• At 15:02, the prosecution continued to show that on June 3, Lai forwarded a press release from Luke de Pulford, a member of the UK Conservative Party’s Human Rights Commission, titled “The Inter Parliamentary Alliance on China,” to Chan, stating that photos could be sent if needed. On June 5, Apple Daily published “Condemning the push for Hong Kong’s version of the National Security Law as trampling on human rights, parliaments from 9 countries form a coalition to resist the CCP,” reporting the formation of the “Inter-Parliamentary Alliance on China” by members of parliaments from nine countries. Chan Pui-man testified that after receiving the information, she passed it on to other staff members and confirmed that the report was written in response to Lai’s forwarded press release.

Lai also forwarded five messages from his assistant, Mark Simon, on June 4, mentioning a meeting between then-U.S. Secretary of State Mike Pompeo and the “Mothers of Tiananmen,” with Pompeo’s team hoping Apple Daily would cover it. Chan replied, “Seen in today’s paper, thanks.” Lai then sent a response from U.S. Senator Marco Rubio, asking Chan to consider adding it to the article. The next day, Apple Daily published “Li Lanju’s meeting with the U.S. Secretary calls for action, ‘Hong Kong faces a second Tiananmen,'” mentioning Pompeo’s meeting with leaders of the 1989 democracy movement and quoting Rubio’s statement of standing with Hong Kongers and other oppressed peoples.

Chan Pui-man confirmed that the report included Rubio’s response forwarded by Lai, and that the meeting between Pompeo and the leaders of the 1989 democracy movement had already been reported online by Apple Daily before Lai sent the information.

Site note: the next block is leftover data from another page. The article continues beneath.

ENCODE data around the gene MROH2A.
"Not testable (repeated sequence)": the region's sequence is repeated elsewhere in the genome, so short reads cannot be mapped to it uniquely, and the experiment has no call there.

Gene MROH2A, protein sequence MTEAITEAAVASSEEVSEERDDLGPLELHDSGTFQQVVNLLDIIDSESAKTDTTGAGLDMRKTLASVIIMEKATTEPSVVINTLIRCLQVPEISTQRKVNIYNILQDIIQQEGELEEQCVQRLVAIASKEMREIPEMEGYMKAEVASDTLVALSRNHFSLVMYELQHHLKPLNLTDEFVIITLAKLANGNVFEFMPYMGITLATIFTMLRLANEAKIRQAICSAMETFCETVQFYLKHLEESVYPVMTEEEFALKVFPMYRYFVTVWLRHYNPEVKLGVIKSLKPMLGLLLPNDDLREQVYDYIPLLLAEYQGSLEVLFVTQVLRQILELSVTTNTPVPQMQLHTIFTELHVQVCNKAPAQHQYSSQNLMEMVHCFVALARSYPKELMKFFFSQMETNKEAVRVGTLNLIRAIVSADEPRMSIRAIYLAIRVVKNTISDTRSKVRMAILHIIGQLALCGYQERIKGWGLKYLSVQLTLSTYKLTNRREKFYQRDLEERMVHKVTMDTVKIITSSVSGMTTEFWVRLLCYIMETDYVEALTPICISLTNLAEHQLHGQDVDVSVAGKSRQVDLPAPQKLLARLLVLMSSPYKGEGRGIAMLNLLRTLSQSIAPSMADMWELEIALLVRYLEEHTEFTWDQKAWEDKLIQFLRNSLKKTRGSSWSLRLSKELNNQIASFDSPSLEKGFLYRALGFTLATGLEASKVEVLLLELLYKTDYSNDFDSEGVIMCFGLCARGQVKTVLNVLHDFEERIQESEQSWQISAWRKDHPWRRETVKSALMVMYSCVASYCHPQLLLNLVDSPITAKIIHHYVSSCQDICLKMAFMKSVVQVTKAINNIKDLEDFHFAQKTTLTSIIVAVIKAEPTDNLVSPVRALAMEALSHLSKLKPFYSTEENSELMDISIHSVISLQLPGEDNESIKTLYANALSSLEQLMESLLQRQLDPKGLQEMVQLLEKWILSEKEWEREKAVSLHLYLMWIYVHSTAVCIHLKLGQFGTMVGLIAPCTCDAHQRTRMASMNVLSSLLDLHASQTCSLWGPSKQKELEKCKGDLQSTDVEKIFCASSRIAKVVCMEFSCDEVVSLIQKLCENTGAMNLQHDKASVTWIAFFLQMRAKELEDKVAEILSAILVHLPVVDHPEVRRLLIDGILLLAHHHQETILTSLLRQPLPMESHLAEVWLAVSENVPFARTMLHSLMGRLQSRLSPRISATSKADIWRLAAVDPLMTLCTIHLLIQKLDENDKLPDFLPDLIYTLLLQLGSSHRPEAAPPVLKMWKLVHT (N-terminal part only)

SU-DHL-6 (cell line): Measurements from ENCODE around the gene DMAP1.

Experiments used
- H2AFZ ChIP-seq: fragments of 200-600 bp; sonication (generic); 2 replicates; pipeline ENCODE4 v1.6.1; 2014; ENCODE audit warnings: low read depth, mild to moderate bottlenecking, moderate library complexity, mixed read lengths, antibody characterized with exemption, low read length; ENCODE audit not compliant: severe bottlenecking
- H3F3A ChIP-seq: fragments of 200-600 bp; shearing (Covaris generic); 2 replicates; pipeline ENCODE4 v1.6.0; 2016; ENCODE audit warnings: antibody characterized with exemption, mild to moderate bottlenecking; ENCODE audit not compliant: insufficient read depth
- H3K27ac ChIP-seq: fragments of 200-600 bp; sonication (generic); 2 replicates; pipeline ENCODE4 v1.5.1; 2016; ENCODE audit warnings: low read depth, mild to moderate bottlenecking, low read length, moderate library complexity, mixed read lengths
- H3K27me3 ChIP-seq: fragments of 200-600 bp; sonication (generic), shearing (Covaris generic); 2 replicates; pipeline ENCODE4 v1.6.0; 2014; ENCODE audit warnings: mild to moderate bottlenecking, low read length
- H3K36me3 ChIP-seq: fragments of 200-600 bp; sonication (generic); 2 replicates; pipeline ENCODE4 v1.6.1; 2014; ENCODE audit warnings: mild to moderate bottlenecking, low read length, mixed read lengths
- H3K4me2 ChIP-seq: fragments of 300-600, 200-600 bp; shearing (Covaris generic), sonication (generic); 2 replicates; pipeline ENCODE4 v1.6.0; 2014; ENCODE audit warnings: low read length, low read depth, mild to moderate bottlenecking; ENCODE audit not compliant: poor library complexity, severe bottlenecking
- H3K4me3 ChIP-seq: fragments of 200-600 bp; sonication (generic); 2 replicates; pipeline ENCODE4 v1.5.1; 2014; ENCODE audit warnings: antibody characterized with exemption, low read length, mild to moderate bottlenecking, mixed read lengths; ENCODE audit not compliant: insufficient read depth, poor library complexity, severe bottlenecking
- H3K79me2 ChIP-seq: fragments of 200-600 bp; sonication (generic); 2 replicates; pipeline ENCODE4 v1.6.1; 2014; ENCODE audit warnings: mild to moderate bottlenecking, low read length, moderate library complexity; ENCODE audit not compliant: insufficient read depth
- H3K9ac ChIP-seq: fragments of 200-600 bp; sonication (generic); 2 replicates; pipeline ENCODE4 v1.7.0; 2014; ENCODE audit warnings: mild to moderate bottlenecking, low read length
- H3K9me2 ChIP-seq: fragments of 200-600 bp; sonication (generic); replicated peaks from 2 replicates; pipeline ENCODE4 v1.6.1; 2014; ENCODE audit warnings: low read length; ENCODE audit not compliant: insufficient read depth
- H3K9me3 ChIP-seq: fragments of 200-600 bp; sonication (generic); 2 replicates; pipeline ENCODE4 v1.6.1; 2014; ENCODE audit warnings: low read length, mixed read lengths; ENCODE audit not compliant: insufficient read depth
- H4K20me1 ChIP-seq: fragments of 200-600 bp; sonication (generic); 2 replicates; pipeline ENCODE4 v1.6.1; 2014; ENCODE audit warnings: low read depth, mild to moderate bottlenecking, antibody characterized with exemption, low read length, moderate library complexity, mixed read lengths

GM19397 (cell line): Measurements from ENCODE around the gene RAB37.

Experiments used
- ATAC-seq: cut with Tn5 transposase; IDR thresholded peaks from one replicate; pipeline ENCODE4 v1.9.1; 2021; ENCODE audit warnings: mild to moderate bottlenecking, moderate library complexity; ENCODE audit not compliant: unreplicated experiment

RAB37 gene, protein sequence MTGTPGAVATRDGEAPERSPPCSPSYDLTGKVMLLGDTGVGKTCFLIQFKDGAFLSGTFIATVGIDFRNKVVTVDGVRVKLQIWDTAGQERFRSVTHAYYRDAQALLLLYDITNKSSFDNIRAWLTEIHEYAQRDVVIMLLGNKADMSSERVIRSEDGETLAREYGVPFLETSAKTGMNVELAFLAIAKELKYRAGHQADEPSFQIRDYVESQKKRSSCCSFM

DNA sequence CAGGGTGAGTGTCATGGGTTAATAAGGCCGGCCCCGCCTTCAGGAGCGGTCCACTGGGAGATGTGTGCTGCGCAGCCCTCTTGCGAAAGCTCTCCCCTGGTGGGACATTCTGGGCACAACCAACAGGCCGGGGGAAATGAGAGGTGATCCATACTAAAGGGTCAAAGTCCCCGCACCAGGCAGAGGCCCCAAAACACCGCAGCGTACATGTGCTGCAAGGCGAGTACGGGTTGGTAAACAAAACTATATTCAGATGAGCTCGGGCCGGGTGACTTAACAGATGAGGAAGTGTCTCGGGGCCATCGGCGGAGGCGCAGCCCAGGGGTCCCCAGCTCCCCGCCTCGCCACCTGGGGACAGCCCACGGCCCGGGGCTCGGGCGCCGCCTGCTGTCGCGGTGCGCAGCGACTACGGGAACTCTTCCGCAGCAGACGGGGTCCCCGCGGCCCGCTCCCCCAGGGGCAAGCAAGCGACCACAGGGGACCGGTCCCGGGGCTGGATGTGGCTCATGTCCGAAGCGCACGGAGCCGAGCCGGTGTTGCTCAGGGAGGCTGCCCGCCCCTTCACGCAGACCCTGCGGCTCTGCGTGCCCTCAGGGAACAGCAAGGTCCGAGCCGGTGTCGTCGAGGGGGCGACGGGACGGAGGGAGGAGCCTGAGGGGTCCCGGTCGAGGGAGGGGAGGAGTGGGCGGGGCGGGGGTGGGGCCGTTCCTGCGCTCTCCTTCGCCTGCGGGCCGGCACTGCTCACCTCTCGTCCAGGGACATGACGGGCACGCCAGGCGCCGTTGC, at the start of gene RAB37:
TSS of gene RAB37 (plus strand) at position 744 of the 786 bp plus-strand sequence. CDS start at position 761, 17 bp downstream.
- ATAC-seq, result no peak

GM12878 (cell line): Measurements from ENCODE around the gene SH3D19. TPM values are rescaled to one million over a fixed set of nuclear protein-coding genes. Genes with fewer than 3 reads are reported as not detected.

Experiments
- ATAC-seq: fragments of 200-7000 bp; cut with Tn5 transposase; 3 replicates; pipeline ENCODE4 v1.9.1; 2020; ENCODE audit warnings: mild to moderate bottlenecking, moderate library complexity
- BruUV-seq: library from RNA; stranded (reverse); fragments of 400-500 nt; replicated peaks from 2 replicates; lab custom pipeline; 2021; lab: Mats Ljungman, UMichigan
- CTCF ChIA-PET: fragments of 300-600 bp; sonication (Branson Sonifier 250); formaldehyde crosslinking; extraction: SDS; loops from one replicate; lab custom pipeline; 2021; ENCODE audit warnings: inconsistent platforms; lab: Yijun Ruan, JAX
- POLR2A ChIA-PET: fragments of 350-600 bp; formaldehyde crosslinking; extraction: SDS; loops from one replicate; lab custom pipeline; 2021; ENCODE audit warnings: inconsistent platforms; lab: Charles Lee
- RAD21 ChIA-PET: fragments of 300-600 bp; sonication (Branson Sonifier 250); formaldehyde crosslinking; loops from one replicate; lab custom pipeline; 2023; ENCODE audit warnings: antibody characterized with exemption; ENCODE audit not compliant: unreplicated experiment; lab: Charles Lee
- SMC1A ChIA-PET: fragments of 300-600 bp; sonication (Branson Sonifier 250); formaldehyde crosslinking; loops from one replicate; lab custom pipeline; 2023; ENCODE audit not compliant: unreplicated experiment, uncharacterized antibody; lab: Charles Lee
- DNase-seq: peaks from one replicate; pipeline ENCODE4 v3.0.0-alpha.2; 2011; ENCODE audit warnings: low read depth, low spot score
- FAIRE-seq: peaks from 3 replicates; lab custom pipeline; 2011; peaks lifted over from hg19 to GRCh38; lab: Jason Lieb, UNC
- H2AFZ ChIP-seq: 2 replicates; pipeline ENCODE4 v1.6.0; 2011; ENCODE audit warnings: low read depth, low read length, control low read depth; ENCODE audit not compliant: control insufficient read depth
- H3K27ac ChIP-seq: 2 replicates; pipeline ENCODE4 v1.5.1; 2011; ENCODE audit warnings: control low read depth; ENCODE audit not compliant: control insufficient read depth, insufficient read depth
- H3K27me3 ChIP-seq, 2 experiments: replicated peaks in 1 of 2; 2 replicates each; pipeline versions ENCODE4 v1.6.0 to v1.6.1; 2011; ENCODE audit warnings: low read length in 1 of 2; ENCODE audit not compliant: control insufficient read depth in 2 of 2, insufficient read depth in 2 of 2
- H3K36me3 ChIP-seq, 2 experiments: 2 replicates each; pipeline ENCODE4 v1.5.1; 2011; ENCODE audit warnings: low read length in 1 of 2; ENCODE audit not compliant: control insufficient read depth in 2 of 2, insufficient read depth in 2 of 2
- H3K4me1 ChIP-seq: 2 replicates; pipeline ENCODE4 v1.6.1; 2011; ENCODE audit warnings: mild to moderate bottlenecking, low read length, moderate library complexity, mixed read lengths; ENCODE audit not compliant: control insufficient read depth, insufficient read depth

• At 14:53, on June 1, 2020, Lai asked Chan Pui-man again, “Do you have any material for me to feed to Twitter?” Chan replied with a link to the report “’Hong Kong’s National Security Law’ Maria Tam Wai-chu urging citizens to march, ‘End one-party dictatorship’ slogan flash mob, Lee Cheuk-yan lashes out: Villains assist tyranny in destroying freedom of speech,” indicating that this report attracted a lot of attention that day.

On the same day, Lai mentioned in the group that Luke de Pulford, who participated in disqualifying Junius Ho’s degree, was promoting our Apple Daily English edition on Twitter and even said he was interested in writing a column for our English edition. The prosecution showed a screenshot of Luke de Pulford tagging Jimmy Lai on Twitter. Chan indicated that she was aware at that time that Luke de Pulford intended to write for Apple Daily, although she herself did not use Twitter often.

Chan also confirmed that the next day Apple Daily published a front-page advertisement “an Apple a day keeps the fake news away” to promote the English edition, but she did not know who came up with the title.